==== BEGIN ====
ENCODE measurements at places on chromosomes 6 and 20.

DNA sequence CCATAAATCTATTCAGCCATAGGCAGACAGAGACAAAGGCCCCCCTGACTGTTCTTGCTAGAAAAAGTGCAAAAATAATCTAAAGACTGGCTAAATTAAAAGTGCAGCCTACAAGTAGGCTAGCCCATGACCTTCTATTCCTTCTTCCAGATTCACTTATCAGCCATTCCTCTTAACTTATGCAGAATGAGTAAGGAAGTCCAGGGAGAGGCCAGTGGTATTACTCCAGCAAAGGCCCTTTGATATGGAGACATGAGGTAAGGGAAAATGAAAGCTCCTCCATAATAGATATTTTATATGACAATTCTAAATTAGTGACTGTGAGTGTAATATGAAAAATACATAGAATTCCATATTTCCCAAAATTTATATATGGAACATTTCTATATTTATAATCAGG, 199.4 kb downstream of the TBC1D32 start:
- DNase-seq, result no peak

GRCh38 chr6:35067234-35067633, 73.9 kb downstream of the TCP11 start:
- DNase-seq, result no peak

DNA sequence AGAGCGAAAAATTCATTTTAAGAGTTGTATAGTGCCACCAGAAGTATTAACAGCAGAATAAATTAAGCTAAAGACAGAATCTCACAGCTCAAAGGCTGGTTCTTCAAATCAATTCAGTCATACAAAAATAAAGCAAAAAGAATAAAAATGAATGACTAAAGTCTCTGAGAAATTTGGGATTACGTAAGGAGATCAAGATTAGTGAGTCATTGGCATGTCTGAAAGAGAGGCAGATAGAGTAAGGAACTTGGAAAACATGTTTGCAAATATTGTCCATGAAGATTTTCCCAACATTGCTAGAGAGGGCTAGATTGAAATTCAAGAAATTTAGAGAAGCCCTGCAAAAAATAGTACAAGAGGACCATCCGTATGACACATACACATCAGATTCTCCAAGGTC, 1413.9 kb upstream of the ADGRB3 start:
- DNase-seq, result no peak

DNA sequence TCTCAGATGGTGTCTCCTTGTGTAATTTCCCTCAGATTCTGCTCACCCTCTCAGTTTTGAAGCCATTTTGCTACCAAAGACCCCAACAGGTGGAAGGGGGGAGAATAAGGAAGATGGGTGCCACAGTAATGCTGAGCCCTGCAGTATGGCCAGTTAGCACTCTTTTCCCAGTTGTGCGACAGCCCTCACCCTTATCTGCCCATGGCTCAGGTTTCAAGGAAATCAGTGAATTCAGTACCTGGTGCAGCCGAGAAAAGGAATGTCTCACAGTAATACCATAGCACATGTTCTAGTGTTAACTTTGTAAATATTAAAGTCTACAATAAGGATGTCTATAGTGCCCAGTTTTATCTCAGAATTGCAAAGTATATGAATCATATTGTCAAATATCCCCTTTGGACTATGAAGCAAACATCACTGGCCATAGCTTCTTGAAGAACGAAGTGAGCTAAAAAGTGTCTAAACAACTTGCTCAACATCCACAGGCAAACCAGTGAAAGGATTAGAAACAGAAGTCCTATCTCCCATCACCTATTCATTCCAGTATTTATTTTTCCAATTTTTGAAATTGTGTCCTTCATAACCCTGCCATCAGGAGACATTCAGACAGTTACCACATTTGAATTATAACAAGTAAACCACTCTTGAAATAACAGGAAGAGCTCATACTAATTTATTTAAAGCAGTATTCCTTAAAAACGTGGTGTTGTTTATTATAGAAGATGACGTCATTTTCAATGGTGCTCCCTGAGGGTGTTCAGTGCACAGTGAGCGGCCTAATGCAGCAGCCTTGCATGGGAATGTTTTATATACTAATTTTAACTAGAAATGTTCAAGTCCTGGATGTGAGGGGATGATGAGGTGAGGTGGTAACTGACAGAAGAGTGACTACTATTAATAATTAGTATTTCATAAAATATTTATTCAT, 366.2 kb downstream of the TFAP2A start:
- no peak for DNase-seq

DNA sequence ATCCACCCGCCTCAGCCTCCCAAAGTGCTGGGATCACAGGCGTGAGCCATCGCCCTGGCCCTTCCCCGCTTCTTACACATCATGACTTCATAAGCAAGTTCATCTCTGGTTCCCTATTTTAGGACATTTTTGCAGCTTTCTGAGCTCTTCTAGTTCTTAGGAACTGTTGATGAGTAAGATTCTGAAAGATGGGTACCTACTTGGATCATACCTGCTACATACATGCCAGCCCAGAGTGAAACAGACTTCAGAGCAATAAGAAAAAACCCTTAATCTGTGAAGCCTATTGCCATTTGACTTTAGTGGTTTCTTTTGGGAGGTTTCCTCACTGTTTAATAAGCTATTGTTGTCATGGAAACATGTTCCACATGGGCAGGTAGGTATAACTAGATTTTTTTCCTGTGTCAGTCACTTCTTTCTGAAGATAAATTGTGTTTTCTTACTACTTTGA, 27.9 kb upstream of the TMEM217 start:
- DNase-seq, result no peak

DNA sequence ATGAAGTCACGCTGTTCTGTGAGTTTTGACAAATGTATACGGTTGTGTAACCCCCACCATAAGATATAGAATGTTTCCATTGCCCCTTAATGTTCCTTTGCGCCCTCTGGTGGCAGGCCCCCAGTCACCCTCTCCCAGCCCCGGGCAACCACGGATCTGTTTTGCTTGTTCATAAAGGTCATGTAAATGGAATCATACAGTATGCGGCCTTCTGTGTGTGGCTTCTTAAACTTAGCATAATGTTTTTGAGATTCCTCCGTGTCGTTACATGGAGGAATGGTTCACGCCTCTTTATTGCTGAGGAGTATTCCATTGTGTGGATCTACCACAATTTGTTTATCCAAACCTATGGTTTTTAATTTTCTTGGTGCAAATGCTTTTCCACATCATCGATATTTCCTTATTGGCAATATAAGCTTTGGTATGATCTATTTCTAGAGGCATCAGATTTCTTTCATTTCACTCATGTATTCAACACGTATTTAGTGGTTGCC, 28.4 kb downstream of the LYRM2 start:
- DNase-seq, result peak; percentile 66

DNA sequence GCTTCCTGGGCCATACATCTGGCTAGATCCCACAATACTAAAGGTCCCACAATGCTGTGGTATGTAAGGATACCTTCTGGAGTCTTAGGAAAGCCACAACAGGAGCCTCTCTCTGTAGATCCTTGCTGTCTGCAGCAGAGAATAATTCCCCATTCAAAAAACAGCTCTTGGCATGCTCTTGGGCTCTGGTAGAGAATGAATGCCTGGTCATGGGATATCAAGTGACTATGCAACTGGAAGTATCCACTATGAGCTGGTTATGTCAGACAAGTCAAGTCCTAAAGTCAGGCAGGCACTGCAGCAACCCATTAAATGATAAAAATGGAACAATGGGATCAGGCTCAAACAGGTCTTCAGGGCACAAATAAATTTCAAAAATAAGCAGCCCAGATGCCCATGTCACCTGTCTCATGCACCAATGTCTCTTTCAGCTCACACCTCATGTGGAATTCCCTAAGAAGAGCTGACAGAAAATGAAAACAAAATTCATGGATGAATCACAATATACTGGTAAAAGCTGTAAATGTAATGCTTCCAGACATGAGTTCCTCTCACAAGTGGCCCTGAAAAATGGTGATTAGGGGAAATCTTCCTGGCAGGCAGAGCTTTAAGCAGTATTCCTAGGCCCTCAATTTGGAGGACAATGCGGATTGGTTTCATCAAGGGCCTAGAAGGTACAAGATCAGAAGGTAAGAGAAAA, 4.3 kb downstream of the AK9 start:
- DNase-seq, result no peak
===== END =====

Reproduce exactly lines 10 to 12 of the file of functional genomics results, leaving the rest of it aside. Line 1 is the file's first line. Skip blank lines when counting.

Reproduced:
DNA sequence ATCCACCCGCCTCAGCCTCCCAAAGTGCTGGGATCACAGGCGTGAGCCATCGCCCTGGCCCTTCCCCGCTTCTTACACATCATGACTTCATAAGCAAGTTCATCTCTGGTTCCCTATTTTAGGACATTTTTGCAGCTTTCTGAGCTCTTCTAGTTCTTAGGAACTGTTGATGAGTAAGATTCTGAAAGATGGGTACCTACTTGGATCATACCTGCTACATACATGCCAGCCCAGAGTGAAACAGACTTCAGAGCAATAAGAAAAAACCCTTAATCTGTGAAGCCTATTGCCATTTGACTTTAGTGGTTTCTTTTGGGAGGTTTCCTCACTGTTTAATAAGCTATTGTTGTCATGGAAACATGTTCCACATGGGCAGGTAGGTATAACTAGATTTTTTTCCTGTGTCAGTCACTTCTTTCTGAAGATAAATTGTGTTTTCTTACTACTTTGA, 27.9 kb upstream of the TMEM217 start:
- DNase-seq, result no peak

DNA sequence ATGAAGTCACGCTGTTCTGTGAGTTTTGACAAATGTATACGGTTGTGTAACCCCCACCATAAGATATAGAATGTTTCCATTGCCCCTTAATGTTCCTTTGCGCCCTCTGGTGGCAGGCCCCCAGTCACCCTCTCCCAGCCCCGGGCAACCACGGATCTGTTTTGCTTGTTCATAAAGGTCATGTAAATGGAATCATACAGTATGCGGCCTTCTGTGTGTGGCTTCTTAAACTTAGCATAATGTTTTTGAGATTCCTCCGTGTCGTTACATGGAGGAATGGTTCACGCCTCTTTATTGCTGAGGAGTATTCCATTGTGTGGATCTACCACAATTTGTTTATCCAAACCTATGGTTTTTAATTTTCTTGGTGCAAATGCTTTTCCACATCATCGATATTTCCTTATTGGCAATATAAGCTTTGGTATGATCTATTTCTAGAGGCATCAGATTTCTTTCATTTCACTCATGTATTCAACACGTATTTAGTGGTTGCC, 28.4 kb downstream of the LYRM2 start: